Pursuing Justice as a Lawyer

Small Group Study / Produced by TOW Project
Justice 2

This lesson is part of Issues Christian Lawyers Face, a study guide produced by The Theology of Work Project in partnership with Steven Moe, for the New Zealand Christian Lawyers national conference in May 2017. Click the Table of Contents on the right of this page to see the entire curriculum.


The poor and underprivileged have limited access to justice as they do not have the means to pay for it. Yet many lawyers got into law in the first place as they felt that there would be a chance to help those in such situations.

Case Study

Marty almost doesn’t pick up the phone when he gets a call, because he has so many files to be looked at before he can leave for the day. The paperwork piled around isn’t what he had thought his career would end up like – back in law school he had volunteered once a week at the community law centre and felt like he was making a real difference. Now he really has no time for pro bono work.

When Marty answers the phone an elderly man says his name is John, and he then says, “I have to be honest that I don’t have any money to pay fees, but I really need help to appeal a decision that is completely unfair - no one else will listen to me…” Marty sits back in his chair and nods his head as his eyes look at the billable work swamping his desk. He finds he is already thinking through who he could pass this call on to.

Questions for discussion

  • What do you identify with in this story, and why?
  • What is our responsibility in the area of seeking access to justice for those who cannot afford it?
  • Our work often is focussed on other things (wills, property conveyances, business set up etc) and those tasks are important in society – to what extent are they undervalued because we charge for them?
  • Does the amount of work done in this area of promoting justice and acting altruistically change over a career? How is it different for (i) a new graduate (ii) a freshly appointed partner (iii) someone nearing retirement.

Biblical reflection

Scripture is of one mind when it comes to justice and our responsibility to the poor:

He has told you, O mortal, what is good; and what does the Lord require of you but to do justice, and to love kindness, and to walk humbly with your God?
(Micah 6:8)

Learn to do good; seek justice, rescue the oppressed, defend the orphan, plead for the widow.
(Isaiah 1:17)

Then the king will say to those at his right hand, ‘Come, you that are blessed by my Father, inherit the kingdom prepared for you from the foundation of the world; for I was hungry and you gave me food, I was thirsty and you gave me something to drink, I was a stranger and you welcomed me, I was naked and you gave me clothing, I was in prison and you visited me.’ Then the righteous will answer him, ‘Lord, when was it that we saw you hungry and gave you food, or thirsty and gave you something to drink? And when was it that we saw you a stranger and welcomed you or naked and gave you clothing? And when was it that we saw you sick or in prison and visited you?’ And the king will answer them, ‘Truly I tell you, just as you did it to one of the least of these who are members of my family, you did it to me.’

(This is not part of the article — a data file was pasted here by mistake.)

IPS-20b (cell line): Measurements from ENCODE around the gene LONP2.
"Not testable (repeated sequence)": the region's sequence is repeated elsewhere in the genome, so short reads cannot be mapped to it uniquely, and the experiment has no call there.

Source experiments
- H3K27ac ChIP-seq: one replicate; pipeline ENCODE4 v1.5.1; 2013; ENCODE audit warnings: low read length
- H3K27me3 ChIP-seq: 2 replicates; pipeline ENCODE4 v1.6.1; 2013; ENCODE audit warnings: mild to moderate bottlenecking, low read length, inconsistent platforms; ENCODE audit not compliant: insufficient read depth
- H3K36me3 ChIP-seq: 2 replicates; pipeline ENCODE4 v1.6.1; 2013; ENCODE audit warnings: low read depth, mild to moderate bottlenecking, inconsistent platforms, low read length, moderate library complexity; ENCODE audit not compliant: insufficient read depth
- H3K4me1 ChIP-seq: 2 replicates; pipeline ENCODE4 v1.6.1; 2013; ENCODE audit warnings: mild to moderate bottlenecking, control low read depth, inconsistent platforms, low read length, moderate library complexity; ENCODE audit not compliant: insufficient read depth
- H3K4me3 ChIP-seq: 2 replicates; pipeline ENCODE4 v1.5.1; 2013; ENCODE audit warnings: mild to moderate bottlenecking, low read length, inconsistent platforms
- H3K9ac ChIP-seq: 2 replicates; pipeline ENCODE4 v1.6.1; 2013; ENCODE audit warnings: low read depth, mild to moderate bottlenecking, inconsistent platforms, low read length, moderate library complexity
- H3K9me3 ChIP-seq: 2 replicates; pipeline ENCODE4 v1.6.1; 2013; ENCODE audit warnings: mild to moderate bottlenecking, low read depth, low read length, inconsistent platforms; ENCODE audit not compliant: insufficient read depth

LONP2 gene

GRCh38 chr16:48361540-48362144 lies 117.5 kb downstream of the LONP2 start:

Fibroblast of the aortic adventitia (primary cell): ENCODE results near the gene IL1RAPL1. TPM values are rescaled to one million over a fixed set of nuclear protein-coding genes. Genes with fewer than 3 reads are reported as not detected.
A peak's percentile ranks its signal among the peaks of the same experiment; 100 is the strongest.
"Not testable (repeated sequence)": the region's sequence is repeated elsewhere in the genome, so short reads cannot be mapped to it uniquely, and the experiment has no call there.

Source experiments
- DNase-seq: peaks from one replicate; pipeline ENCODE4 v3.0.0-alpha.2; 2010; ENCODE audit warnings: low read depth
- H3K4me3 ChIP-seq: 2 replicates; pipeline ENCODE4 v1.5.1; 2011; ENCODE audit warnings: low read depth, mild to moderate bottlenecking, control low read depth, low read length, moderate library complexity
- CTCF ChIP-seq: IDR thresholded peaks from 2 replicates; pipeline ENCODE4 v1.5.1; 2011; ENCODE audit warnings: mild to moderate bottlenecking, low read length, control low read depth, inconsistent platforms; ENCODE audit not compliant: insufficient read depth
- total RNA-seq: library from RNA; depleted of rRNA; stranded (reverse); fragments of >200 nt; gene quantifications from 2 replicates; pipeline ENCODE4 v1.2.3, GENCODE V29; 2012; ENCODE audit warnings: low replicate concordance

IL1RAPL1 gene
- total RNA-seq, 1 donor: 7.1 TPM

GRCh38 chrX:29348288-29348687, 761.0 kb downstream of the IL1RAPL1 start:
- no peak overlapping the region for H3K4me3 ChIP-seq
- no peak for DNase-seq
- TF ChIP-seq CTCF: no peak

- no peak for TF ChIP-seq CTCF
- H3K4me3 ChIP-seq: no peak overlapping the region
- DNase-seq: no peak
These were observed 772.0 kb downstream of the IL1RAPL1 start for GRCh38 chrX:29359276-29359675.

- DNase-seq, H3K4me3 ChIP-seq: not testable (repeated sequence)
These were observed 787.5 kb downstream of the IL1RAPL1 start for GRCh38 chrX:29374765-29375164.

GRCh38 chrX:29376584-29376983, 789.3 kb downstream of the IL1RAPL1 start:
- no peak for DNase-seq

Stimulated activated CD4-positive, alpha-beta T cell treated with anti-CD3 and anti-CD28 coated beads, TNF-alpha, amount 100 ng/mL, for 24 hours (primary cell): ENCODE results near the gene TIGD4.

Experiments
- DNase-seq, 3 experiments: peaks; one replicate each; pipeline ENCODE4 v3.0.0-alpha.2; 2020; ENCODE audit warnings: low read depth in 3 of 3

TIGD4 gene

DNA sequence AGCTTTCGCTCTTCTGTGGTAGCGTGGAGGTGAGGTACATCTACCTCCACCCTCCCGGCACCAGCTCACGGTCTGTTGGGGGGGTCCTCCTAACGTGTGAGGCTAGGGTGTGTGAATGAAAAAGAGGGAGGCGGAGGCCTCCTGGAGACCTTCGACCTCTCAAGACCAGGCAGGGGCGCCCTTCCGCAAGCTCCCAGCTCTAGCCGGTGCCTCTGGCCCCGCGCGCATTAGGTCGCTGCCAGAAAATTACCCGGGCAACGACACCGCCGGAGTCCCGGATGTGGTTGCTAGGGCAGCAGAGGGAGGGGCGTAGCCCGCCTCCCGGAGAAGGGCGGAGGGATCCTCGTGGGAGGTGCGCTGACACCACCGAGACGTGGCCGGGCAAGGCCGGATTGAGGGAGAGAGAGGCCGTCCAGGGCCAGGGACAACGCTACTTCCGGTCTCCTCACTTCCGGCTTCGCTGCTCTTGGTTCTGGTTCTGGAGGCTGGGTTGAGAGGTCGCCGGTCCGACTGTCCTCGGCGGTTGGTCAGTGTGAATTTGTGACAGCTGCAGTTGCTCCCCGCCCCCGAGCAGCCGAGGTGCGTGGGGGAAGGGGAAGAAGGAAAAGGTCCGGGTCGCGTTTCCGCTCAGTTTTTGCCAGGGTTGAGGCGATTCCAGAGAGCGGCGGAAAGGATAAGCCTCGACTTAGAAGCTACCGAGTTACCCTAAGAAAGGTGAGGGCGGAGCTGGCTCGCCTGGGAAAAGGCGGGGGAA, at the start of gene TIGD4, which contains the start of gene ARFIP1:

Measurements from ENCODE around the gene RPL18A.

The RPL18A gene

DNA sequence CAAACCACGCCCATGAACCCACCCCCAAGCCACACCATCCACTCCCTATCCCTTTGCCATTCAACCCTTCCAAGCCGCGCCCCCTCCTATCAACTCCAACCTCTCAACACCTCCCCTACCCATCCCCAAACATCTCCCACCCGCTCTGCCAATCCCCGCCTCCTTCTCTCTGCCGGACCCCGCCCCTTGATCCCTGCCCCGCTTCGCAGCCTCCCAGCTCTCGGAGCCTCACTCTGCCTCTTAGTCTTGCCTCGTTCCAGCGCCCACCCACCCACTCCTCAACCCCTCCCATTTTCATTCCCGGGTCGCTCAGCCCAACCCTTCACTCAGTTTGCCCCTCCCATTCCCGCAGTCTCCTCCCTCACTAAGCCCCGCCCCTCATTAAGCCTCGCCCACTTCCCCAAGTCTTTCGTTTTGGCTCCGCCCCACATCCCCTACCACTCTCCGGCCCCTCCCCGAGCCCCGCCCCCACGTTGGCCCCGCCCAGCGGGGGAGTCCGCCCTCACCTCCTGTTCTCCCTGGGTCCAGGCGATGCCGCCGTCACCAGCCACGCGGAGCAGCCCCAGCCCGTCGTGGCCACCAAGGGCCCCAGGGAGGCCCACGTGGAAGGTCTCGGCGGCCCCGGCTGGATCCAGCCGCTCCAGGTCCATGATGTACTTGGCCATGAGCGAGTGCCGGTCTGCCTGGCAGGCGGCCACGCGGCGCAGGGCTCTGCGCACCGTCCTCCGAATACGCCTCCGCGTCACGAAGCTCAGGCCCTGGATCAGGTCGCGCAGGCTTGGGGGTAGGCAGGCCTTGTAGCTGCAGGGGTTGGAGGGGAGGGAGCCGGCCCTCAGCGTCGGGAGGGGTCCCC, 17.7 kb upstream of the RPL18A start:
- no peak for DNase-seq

(Matthew 25:34-40)

God cares deeply about justice for the poor and the oppressed. He expects those who follow him to work on their behalf.

On the other hand, Jesus admits that the needs of the world around us are overwhelming. When his disciples’ dedication to charity gave them a superiority complex, Jesus chided them saying, “You always have the poor with you, but you will not always have me” (Matthew 26:10) Poverty is an intractable problem, and you cannot be expected to solve global injustice on your own.

Perhaps this is why the verse from Micah is so important. God doesn’t require you to solve all the world’s problems, but only to do what is just in your small sphere of influence. God wants you to actually enjoy the practice of extending kindness. It should make you feel humble (unlike Jesus’ disciples) because in the end, winning justice for the poor is partnership with God in the work he wants done.

Discuss: What are the key principles from this study that could be applied in your situation?

For more on money and justice, read the Theology of Work Project article on justice in Proverbs or Romans 13 or Romans 3:21-26. Or listen to this audio inspiration titled Be the Answer.